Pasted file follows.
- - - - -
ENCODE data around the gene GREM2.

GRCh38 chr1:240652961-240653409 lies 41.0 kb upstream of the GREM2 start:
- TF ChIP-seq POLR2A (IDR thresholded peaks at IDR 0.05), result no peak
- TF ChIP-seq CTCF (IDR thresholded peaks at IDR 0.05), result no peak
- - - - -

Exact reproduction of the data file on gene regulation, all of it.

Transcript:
ENCODE data around the gene GREM2.

GRCh38 chr1:240652961-240653409 lies 41.0 kb upstream of the GREM2 start:
- TF ChIP-seq POLR2A (IDR thresholded peaks at IDR 0.05), result no peak
- TF ChIP-seq CTCF (IDR thresholded peaks at IDR 0.05), result no peak